The primary question behind the Hartshorne et al. (2018) study is why later learners do not reach the same language attainment as mature native speakers. In answering this question, it is important to bear in mind that the latest age of native-like attainment is not equivalent to the age when ability declines. Native-like attainment can be reached several years after the age of 17.4, although the learning rate will decrease after that age. The present study suggested that native speakers in immersion settings score the best on language tests at about 30 years old. Therefore, someone must start learning between 10 and 12 years old to attain native-level proficiency; otherwise, they run out of time before the sharp decrease in learning rate at 17.4 years. In summary, this study found that grammar-learning ability is intact throughout childhood but decreases swiftly from late adolescence and into early adulthood.

Secondary Analysis

Hartshorne et al.’s study also helped to shed light on the ideal age to learn English, depending on a speaker’s first language. The authors limited themselves to three language groups that had a large number of first-language, Romance language, Germanic language, and Mandarin Chinese speakers. The results revealed that the ideal age to learn English as a second language depended on the first language. Romance language speakers benefited the most from simultaneous acquisition of English. Germanic speakers benefited from learning between ages 1 and 5. Mandarin Chinese speakers showed the greatest benefit when learning English between the ages of 6 and 10. Other analyses revealed demographic effects, including higher accuracy given postsecondary education and being female. Thus, secondary analyses suggest that the particular language history, education, and gender also play a role in second-language attainment.


This study had to use a written comprehension test, given the large sample size. Additionally, because people make few language errors, there may be a ceiling effect in the data. That is, people did well in general, which might impair the ability to distinguish between different levels of performance. In addition, it’s not clear whether the observed test focuses entirely on grammar. Many questions on the test involved general problem-solving strategies, which potentially could be attributed to cognitive strategies. This might partially explain the fact that the decline in second-language learning ability occurred so late relative to other studies. Adolescence is a time of great change and flexibility. Thus, the continued ability to learn a second language might be due to general changes and not to those specific to the learning of grammar.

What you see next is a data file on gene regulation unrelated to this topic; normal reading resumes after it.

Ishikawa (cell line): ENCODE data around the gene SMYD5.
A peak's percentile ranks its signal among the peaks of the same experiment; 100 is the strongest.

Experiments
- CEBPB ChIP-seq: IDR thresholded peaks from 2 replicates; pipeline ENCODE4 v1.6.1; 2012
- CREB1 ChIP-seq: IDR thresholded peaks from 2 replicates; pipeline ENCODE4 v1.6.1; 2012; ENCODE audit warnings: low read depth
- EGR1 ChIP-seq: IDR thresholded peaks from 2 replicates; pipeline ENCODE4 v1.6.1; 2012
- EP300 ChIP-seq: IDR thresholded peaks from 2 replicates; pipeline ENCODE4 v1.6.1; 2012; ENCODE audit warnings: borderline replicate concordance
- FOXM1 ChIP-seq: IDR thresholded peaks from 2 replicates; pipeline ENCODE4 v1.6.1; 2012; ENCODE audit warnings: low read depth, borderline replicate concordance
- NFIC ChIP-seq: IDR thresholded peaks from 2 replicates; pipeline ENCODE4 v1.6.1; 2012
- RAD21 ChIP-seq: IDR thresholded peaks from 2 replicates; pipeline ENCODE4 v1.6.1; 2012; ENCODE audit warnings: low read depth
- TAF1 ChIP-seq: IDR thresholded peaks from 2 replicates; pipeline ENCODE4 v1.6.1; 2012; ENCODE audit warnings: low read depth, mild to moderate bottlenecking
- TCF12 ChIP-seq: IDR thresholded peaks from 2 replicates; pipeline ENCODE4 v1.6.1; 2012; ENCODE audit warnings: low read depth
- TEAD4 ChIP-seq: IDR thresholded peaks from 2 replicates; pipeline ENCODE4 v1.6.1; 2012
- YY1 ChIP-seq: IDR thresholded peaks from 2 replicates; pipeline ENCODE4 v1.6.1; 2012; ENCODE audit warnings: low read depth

This study has implications for the learning of language and literacy in the United States. First, a great number of nonnative English speakers are entering the school system. The Hartshorne et al. (2018) study shows us that the nature of the first language may matter for the timing and the way in which English is introduced to English language learners. For example, it may be the case that Spanish speakers benefit from early exposure to English but also would benefit from continued exposure to their native language. On the other hand, Mandarin speakers may not show any penalty for learning English later in childhood. Second, the study shows that language learning is a protracted process that requires a considerable amount of time. The bolstering of basic language abilities across development may be paramount, especially for those who come from households with relatively low levels of parental education. 


The authors found that second-language learning ability diminishes at a much later age, 17.4 years, than previously thought. Secondary analyses showed that first-language type, education, and gender also played roles in second-language ability level. Future studies should focus on using different types of grammar tests and investigating the role of problem-solving ability as a possible factor in the critical period effect observed. Nevertheless, this study shows us how learning a second language successfully is possible even in very late adolescence.